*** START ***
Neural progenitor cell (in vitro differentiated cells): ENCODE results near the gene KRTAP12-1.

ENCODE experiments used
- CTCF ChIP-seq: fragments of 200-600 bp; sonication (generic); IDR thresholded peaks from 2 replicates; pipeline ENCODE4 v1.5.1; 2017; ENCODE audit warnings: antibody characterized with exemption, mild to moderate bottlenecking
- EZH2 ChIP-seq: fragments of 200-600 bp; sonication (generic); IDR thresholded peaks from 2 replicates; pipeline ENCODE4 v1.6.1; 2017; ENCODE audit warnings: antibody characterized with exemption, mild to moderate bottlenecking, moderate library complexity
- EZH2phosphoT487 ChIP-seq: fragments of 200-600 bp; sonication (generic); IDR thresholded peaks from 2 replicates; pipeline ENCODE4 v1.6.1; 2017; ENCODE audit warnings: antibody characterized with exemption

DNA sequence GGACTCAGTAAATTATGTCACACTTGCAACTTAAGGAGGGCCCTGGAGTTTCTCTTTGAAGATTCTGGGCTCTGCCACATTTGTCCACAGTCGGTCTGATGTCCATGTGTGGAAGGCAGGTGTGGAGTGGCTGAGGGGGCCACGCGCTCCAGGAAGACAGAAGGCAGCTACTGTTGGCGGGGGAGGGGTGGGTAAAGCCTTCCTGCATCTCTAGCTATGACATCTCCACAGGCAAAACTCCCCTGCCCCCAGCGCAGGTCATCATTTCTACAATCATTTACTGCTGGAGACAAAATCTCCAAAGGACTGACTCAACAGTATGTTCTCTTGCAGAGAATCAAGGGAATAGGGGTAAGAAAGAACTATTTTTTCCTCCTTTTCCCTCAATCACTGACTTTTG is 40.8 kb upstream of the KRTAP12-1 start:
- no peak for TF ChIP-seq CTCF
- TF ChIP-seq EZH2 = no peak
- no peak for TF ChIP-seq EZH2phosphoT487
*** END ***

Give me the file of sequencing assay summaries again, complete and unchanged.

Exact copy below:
Neural progenitor cell (in vitro differentiated cells): ENCODE results near the gene KRTAP12-1.

ENCODE experiments used
- CTCF ChIP-seq: fragments of 200-600 bp; sonication (generic); IDR thresholded peaks from 2 replicates; pipeline ENCODE4 v1.5.1; 2017; ENCODE audit warnings: antibody characterized with exemption, mild to moderate bottlenecking
- EZH2 ChIP-seq: fragments of 200-600 bp; sonication (generic); IDR thresholded peaks from 2 replicates; pipeline ENCODE4 v1.6.1; 2017; ENCODE audit warnings: antibody characterized with exemption, mild to moderate bottlenecking, moderate library complexity
- EZH2phosphoT487 ChIP-seq: fragments of 200-600 bp; sonication (generic); IDR thresholded peaks from 2 replicates; pipeline ENCODE4 v1.6.1; 2017; ENCODE audit warnings: antibody characterized with exemption

DNA sequence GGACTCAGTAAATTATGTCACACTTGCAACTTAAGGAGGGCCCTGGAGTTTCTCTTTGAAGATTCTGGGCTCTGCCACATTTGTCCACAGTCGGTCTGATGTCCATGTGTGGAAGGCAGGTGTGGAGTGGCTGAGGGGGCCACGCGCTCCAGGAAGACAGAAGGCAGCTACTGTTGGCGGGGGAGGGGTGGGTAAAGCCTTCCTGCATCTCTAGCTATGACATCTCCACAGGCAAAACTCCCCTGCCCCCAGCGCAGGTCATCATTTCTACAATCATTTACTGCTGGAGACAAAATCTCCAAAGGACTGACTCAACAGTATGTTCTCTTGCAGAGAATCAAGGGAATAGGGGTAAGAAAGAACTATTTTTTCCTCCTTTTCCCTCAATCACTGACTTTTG is 40.8 kb upstream of the KRTAP12-1 start:
- no peak for TF ChIP-seq CTCF
- TF ChIP-seq EZH2 = no peak
- no peak for TF ChIP-seq EZH2phosphoT487